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Agency executes 139 capital projects across Nigeria’s border communities

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By Victoria Ojeme

The Border Communities Development Agency, BCDA has completed about 139 roads, bridges, market squares including water and sanitation facilities across Nigeria’s states with border communities between 2015 to 2018.

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Data obtained by VANGUARD shows that North East Region with 35 projects is the highest beneficiary of the agency’s developmental projects followed by the North West at 33 and the South South at 30.  The South West received 22 projects, the North Central 18 and the South East 1.

The South East zone has not border community according the geographical mapping of the country.

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The Head of Public Affairs and Protocol at the BCDA, Sadiq Abdullahi Isa said that with over 2,000 border communities and all of them in need of roads, health care facilities, infrastructure for education, the agency’s intervention cut across both the social and economic sector of these communities.

He said “the social sector includes education, health, clean water, clean energy. Economic sector includes border market, agricultural activities, grants, poverty alleviation and empowerment programmes and to do all these, our major challenge is funding.”

“When you juxtapose the funding we have get from the federal government and what have been able to put on ground and the mandate itself, you now see that there is an imbalance and that was why I aid or major challenge is funding,” he said.

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“It is to be noted that poverty, illiteracy, disease, unemployment and violence are rife in these areas, there is an apparent lack of most of the basic socio-economic infrastructure such as potable water, hospitals, schools, security posts etc. It is a fact that the people do cross over to the neighbouring countries to obtain the basic necessities of life. In fact, a lot of our children in the border communities speak French because they attend schools in our French speaking neighbouring countries,” explained.

According to Sadiq, the mandate of the agency is to provide basic physical infrastructures, poverty alleviation programmes to border communities which are spread across over 2,000 communities, over 155 local government areas within 21 states of the federation that have international boundaries.

He said the agency is working assiduously for the uplift of the lives of the people that lives within these border communities. “Over the years these are communities that have been neglected and how have they been neglected, have not been captured in the mainstream of development activities in the country,” he said.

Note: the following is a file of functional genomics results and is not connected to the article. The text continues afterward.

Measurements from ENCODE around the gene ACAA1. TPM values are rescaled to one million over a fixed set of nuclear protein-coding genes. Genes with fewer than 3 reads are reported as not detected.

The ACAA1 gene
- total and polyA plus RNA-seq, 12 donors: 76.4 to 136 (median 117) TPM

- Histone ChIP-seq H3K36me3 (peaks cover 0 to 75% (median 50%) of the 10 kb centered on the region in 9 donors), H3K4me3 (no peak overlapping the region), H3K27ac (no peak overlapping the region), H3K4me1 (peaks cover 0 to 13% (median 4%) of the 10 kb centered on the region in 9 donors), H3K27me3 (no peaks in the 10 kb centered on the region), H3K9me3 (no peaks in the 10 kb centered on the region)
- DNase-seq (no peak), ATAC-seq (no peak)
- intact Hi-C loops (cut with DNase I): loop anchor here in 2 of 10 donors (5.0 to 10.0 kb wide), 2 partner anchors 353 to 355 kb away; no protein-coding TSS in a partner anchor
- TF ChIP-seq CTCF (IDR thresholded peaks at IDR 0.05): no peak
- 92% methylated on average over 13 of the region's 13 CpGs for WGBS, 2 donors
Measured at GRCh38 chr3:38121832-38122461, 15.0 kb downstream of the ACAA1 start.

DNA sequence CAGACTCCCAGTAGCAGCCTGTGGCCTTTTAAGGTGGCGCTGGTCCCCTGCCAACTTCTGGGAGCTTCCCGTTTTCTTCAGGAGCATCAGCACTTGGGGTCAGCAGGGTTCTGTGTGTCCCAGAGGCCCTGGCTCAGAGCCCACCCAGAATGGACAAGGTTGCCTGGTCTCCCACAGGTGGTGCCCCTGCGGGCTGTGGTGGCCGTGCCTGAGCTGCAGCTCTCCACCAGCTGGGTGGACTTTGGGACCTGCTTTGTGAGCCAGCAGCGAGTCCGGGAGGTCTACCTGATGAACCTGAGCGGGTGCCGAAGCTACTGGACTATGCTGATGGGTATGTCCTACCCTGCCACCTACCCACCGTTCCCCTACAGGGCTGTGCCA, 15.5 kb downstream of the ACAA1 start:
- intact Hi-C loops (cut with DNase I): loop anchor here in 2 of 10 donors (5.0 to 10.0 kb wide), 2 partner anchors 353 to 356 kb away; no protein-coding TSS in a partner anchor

“So going forward in strategising to implement the mandate of the agency we have to come up with so many plans that puts into consideration the source of our funding,” he said.

According to Sadiq, such plans include the social sector which includes education, health, clean water and clean energy. The economic includes border market, agricultural activities, grants, poverty alleviation and empowerment programmes and to achieve all these sustainable development goals, the major challenge of the agency is funding.

“When you juxtaposed the funding we have go from the federal government and what have been able to put on ground and the mandate itself, you now see that there is an imbalance and that was why I said our major challenge is funding,” he said.

Part of what the agency has been able to do is to look at different ways by which we can collaborate and partner either with border states, with our legislators especially legislators from border areas and the legislators form the border areas have been quite helpful and “I can tell you that there are border states that we have been able to collaborate and come together and initiate and jointly execute projects together.”

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In Taraba state, the BCDA has been able with the government there to build a health care centre and a residential accommodation for the doctors and the nurses within that health care facility.

According to Sadiq, the security challenges experienced across the country is partly attributable to the porous nature of Nigerian borders but also the lack of opportunities for the youths in these border communities and equally the non-inclusion of these communities in the greater master plan that has to do with the development of the country.

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